At some point, many of us will part company with fundamentalists who insist on the “inerrancy of scripture.” The extreme position are those that believe “creation” as set forth in Genesis occurred a scant 6,000 years ago, give or take a millennium.
I find Genesis revealing and relevant not as history of creation but as the history of humanities grappling with the mystery of its own existence. Even St. Augustine regarded it as metaphor.
As you advance through scripture from Genesis, however, it becomes clear that the metaphorical gets mixed in with actual historical events. Disentangling the metaphor from the actual history becomes a complex process.
I think it is quite clear that the authors of the New Testament by and large did not believe they were writing metaphor but compiling history from pre-existing traditions or lost original texts.
If there is one thing an authentic Shroud does, it is to confirm in great detail, the four Gospel accounts of Christ’s death and point towards his Resurrection.
However,we must be careful in our scriptural exegesis to not take wild assumptions and leaps of faith and disguise them as revealed truth.
Some fundamentalists do that and the construction of “Jesus took the Shroud with him” is one of those constructs that is actually a theory. Added to the problem are the apocryphal writings that were rejected when the current canon of the New Testament took it present form.
One example of biblical exegesis run wild are the recurring apocalyptic prophesies of impending doom. Some Christians at the end of the first millennium were convinced that 1000 AD [CE] would be the year of the Apocalypse. Repeated claims of Apocalypse have been made throughout history since that time.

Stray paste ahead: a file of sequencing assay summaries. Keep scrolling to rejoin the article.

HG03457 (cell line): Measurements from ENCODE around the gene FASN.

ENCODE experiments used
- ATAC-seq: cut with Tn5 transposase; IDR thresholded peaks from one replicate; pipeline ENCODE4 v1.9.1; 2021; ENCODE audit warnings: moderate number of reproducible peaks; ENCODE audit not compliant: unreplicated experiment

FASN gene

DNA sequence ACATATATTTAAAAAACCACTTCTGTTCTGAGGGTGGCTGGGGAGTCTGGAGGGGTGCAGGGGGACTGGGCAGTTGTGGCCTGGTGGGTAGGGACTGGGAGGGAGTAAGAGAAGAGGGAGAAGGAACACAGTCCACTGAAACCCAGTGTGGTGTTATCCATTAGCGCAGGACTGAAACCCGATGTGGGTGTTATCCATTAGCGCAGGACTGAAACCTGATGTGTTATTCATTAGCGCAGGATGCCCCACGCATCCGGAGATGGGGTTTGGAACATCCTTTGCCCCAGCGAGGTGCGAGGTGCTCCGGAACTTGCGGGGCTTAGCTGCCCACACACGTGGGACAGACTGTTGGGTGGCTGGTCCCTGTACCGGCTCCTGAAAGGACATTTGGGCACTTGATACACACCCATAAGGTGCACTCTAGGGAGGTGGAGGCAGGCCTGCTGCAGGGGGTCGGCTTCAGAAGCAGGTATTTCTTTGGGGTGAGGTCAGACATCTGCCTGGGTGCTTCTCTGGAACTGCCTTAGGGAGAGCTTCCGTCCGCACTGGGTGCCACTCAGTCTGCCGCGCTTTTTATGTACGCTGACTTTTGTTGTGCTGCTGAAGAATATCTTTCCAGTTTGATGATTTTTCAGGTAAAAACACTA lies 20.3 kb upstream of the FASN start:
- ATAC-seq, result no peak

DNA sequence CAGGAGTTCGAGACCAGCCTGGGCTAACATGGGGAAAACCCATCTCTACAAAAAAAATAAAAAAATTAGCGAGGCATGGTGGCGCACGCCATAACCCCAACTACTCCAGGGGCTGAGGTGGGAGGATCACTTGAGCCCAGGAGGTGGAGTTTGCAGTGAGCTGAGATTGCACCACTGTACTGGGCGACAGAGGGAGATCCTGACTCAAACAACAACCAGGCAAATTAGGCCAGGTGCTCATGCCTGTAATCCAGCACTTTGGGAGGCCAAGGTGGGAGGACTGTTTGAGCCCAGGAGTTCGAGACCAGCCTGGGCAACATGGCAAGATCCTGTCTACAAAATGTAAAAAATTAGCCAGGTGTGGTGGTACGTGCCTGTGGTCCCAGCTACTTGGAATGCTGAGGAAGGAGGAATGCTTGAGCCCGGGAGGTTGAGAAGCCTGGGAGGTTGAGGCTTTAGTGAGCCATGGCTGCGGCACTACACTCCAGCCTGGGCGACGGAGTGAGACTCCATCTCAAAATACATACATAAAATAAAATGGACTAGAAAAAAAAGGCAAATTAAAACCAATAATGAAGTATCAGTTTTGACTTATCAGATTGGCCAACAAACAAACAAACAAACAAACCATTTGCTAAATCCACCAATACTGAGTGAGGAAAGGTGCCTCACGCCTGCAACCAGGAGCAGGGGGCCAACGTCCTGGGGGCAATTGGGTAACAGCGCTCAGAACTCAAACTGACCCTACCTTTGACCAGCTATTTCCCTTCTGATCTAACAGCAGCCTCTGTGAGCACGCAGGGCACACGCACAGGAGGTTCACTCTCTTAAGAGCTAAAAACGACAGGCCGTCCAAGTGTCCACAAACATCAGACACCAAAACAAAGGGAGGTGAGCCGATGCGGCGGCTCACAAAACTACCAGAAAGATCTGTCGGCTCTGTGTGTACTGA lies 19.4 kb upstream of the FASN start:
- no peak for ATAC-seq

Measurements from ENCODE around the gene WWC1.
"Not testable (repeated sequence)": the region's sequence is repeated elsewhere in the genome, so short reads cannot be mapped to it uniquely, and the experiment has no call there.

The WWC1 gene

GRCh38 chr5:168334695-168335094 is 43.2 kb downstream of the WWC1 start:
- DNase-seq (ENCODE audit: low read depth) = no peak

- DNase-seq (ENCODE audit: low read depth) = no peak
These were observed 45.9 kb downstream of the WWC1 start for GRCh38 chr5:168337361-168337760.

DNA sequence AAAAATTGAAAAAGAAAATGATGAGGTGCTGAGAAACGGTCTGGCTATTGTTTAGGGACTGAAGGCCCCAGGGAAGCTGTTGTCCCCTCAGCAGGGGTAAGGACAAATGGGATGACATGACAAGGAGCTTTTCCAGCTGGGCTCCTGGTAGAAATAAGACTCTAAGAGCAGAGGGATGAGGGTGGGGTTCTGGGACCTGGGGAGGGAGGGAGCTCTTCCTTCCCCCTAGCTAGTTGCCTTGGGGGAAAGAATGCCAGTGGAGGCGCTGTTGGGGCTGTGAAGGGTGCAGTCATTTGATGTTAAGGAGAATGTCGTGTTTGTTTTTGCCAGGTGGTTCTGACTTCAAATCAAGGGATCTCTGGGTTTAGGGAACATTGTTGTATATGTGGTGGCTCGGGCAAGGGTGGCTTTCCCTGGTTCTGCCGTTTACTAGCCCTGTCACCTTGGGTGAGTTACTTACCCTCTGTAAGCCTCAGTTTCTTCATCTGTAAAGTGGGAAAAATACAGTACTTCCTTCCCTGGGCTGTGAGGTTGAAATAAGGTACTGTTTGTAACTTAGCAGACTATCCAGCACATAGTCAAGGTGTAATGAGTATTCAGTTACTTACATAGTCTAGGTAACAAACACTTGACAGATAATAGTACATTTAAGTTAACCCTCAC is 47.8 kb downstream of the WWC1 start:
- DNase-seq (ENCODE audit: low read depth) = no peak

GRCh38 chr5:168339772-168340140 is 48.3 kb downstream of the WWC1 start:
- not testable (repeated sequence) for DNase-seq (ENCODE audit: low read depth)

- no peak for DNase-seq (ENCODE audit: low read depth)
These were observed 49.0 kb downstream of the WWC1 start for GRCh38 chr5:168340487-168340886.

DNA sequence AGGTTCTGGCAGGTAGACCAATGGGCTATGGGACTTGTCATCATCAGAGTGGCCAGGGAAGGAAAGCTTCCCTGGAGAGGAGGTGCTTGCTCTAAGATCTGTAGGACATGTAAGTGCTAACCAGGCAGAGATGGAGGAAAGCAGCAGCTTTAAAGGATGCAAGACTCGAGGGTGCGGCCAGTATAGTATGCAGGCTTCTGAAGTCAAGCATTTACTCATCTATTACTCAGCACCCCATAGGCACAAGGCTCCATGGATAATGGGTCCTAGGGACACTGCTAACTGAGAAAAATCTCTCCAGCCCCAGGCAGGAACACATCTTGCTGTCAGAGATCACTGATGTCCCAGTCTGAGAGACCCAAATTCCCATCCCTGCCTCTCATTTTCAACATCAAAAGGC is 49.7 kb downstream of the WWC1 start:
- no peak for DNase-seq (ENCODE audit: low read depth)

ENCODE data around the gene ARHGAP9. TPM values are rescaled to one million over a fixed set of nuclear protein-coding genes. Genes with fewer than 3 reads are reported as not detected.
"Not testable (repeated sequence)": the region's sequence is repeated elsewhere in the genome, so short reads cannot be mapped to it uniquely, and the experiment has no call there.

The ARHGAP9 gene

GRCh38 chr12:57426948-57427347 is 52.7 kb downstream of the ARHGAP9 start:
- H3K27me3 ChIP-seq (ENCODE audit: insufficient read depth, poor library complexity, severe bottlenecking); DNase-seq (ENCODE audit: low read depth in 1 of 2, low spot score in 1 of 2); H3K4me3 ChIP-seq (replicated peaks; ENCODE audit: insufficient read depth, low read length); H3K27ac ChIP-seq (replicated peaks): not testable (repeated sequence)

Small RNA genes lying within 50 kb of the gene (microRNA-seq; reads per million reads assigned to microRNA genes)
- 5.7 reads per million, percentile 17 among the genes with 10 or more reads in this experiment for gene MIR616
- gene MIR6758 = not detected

Of course, I must confess that I am now a believer in an approaching Apocalypse but it is based not on Scripture but science. The Apocalypse we face is not necessarily an act out of the blue of the judgment of God. It is the result of humanity’s selfishness. And there is one prophet of the Apocalypse of Selfishness that has been quite outspoken. He recently moved to Rome and his name is now Francis.
” If we destroy creation, creation will destroy us.”*
*As quoted in Chapter 17 of the “Coming of the Quantum Christ.”
Ftom Posting header:
“… That would explain everything, wouldn’t it.”
Besançon has a tradition of housing the true Shroud, and the original St Stephen’s church there was burnt down in the 14th century. The subsequent Besançon Shroud is clearly a painting and it shows only a ventral image. Daniel Scavone in a paper with the title “The Missing Years” covering the 13th & 14th centuries, notes that Besançon in Burgundy was then a target for the German Empire, with its pro-Roman pontiff sympathies. The Vergy-De Charnay families were French and preferred the claims of the anti-pope in Avignon. He proposes that Jeanne de Vergy rescued the Shroud from Besançon to save it for France. When St Stephen’s church was restored after the fire, the Besançon clergy sought to retrieve their Shroud, but by then there had been a succession of bishops and no-one there recalled the original. Jeanne de Vergy arranged to replace it with a copy, and this may have been the basis of the confusion of Bishop Pierre D’Arcis in his complaints that the Lirey Shroud had been painted and was not the true Shroud. The theory seems to be an attractive one but cannot be supported by hard documentation, as so many church records were deliberately destroyed during the French Revolution and its Reign of Terror.
“BESANÇON AND OTHER HYPOTHESES FOR THE MISSING YEARS: THE SHROUD FROM 1200 TO 1400” by Daniel Scavone, University of Southern Indiana, Evansville;
Ohio Conference 2008.